Savoury, Spicy Goulash inspired by Winnipeg

The food arrived, the hot steaming fragrance of it filling the room, savoury and varied and as spicy as an adventure, rich with the treasured cooking-lore of the whole of Europe . . . Soup came first. But this was merely to prepare the guests for the more serious business of eating. Immediately after, there appeared an enormous bowl of chicken goulash, steaming hot in its red sauce of paprika, with great fat globules floating on the surface. As a side dish for soaking up the gravy there was a mound of home-made noodles, accompanied by small green gherkins with flesh clear as glass from their long immersion in brine, with the pungent aroma of dill and garlic and the young tender leaves of horse-radish.

John Marlyn’s Under the Ribs of Death, 99

Recipe Notes (by Alexia Moyer)

This passage from John Marlyn’s Under the Ribs of Death – set in Winnipeg’s North End – is a favourite of mine.

Those moments in which protagonist Sandor Hunyadi takes pride in his community’s output are few. This is one of them. There is no embarrassment or dissimulation here. This table of delicacies the result of the skill, generousity and ingenuity of Frau Hunyadi and her neighbours – is not found wanting. There is only pleasure and satiety.

Admittedly, I also chose this passage because I wanted to make goulash. Or, more precisely, eat it.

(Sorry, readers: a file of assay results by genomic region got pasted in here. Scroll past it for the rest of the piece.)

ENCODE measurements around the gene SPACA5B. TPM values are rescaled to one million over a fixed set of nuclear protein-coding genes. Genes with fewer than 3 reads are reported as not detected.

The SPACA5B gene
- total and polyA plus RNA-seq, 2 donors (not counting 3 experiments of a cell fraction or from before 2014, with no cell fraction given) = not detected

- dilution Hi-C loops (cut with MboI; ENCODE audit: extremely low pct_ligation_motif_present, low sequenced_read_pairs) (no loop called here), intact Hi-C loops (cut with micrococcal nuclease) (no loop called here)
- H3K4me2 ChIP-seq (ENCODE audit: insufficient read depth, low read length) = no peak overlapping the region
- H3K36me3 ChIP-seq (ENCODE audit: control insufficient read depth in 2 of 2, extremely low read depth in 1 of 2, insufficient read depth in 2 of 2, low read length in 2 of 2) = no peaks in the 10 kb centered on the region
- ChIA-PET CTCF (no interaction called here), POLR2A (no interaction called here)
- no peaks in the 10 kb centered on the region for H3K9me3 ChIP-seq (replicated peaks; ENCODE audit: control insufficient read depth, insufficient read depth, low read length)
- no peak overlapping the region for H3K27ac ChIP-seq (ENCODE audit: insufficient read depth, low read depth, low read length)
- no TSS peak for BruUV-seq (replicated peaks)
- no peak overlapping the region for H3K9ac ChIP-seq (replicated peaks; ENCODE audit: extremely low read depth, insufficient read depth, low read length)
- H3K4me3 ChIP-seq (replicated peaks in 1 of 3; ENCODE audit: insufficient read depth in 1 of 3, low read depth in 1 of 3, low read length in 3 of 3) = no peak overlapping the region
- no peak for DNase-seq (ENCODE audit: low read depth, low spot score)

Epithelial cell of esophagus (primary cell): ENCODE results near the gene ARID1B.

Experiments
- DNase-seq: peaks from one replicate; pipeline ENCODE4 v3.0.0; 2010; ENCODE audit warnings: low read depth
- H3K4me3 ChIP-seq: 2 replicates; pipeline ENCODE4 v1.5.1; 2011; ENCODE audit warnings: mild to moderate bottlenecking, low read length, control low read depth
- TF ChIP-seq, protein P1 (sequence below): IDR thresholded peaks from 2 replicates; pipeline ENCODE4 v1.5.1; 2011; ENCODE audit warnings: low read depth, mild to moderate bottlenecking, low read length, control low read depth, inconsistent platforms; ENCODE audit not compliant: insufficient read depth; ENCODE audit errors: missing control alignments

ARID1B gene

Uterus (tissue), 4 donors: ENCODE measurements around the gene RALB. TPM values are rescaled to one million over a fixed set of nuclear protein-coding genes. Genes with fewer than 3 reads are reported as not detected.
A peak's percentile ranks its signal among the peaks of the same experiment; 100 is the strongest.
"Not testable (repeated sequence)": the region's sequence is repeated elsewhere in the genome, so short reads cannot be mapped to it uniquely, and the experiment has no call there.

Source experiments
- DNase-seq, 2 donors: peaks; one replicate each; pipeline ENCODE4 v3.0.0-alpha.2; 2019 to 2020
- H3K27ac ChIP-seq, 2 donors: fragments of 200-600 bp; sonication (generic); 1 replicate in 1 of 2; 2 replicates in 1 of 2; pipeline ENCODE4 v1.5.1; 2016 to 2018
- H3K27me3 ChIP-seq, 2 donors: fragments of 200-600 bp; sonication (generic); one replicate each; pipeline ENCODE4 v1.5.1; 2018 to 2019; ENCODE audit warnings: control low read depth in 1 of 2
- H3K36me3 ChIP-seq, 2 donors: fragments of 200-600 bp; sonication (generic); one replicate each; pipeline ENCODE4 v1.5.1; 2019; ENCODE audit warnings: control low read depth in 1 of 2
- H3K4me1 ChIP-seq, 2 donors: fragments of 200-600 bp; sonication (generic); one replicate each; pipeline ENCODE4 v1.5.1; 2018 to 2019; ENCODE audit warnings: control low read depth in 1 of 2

I started with 3 peppers, chopped.

5 cloves of garlic, minced.

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Kanadian Eggs, Fried Sunny Side Up


This is Gwendolyn MacEwen’s recipe for eggs. And she is adamant that these eggs be Kanadian “not Zeus or Easter Bunny” (31). Why Kanadian eggs? Margaret Atwood, who collected MacEwen’s recipe for The CanLit Foodbook: A Collection of Tasty Literary Fare, provides a helpful editorial note.

This is an “anti-mythological variety of egg, which, however, can cross the line and become a REAL or mythic egg if you can manage to achieve the right frame of mind”(31).

This is a lot to take in before breakfast. I say, eat the egg while it’s hot and then we’ll talk about it.
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Capital Meals: Sampling Canada

Introducing our new series of blog posts on Capital Meals. The first post in the series is called Entrées through Ottawaand is set to come out on January 26, 2015. Follow our RSS Feed, or add us on Twitter @canlitfare, Like Us on Facebook, or Google+ to keep up to date with the Capital Meals: Sampling Canada Project.

Photo Credit: Shelley Boyd


Written By: Robyn Clarke


Oeufs Carême

I stick as closely as possible to Maman’s French menus, but I can’t say that I haven’t experimented with a few new concoctions, like Escoffier’s newly invented Pêche Melba and another highlight of French cuisine, a dish called Oeufs Carême. It was canonized by Marie-Antoine Carême, who cooked for Talleyrand, George IV and for Czar Alexander I. Maman always said that Carême’s five-volume encyclopedia was her Bible, but to my knowledge she never tried stuffing an artichoke with an egg and spreading sweetbreads and pickled tongue overtop.

From Joyce Wayne’s The Cook’s Temptation

Recipe Notes (by Alexia Moyer)

Stuffing an artichoke with an egg and spreading sweetbreads and pickled tongue over top is not as easy as it sounds.

There are artichokes to denude

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